Topology in which all devices are connected to a single cable. .

WANs

Short for wide area networks. Computer networks that span relatively wide geographical areas. A WAN typically consists of several LANs. .

network interface cards

NICs for short. Printed circuit boards that allow computers to communicate over a network. .

dial-up access

Connecting to a network by modem and telephone lines, via a dial-up service or switched service. .

dedicated lines

Channels reserved exclusively for one kind of communication. .

leased lines

Permanent connections between points set up by a telecommunications common carrier. .

multiplexors

Devices that combine several signals for transmission. Also spelled multiplexers. .

bridges

Devices that connect LANs without analyzing and rerouting messages. .

routers

Devices that connect a number of LANs, routing packets of information to appropriate locations. .

gateways

Points on a network that serve to connect to other networks. . In contrast to hosts, which are end points. whatis.com.

downloading

Copying data from a central computer, server, etc., to a local computer, or from a computer to a peripheral device. .

uploading

Copying data to a central computer, server, etc., from a local computer, ,

client/server architecture

A way of arranging a network in which every computer or process running on a computer is either a client or a server, with the clients asking the servers for information or to perform other actions such as printing. ,

peer-to-peer

A communications model in which each party has the same capabilities and either party can initiate a communication session. whatis.com.

CSMA/CD

Short for Carrier Sense Multiple Access / Collision Detection. A set of rules for how points on a network should respond when two of them attempt to use a data channel simultaneously (a collision). After detecting a collision, a device waits a random time and then attempts to re-transmit its message. If it detects a collision again, it waits twice as long again. ,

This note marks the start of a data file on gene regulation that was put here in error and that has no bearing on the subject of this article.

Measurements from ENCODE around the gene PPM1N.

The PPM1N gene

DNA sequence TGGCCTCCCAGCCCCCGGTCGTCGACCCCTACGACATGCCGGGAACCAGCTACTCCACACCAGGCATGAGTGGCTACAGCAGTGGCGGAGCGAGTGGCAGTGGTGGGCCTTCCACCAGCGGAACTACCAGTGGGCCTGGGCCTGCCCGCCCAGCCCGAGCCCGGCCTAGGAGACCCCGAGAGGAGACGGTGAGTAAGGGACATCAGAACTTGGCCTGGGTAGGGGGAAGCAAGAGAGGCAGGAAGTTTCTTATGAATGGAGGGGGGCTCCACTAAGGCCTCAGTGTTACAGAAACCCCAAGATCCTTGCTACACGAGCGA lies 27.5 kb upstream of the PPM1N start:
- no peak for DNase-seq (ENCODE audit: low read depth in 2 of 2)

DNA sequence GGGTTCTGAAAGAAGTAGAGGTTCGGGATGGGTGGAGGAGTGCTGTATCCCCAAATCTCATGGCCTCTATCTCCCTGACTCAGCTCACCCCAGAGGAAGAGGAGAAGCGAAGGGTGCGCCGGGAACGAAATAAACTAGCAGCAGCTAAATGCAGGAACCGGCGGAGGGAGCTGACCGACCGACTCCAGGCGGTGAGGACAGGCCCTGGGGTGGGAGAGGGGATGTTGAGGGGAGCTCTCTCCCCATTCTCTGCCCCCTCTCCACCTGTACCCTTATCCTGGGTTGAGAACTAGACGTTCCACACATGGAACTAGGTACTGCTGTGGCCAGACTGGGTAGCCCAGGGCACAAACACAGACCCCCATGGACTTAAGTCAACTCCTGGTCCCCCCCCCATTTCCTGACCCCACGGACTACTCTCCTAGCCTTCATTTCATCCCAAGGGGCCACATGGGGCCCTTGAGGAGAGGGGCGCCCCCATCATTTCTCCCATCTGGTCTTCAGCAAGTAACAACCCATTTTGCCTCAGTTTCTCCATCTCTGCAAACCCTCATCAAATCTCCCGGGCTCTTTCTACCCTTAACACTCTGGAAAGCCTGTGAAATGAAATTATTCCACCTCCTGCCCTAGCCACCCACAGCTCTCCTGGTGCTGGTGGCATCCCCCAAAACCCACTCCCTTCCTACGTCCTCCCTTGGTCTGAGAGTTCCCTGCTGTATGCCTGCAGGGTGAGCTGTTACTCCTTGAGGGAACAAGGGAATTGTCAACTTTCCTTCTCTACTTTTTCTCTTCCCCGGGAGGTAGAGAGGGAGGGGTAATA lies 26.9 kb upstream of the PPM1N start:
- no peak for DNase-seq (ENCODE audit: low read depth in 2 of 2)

Ethernet

A widely-used LAN structure, originally developed by Xerox and using a bus topology with CSMA/CD. ,

token ring networks

A type of network with a ring topology in which a special bit pattern (called a token) travels around the ring. To send a message, a device attaches a message to the token. ,

teleconferencing

Holding a conference via telephone or network connections. ,

videoconferencing

Holding a conference by using a computer network to transmit audio and video data. ,

EDI

Short for electronic data interchange. Transfer of data between companies, etc., using networks. ,

electronic funds transfer

EFT for short. Transfer of funds electronically from one bank account to another, initiated from any of various kinds of electronic device. whatis.com.

telecommuting

System in which office workers work using computers at home sending and receiving data over telephone lines.
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Last updated October 23, 2002.
This page maintained by Prof. Tim Craven
E-mail (text/plain only): craven@uwo.ca
Faculty of Information and Media Studies
University of Western Ontario,
London, Ontario
Canada, N6A 5B7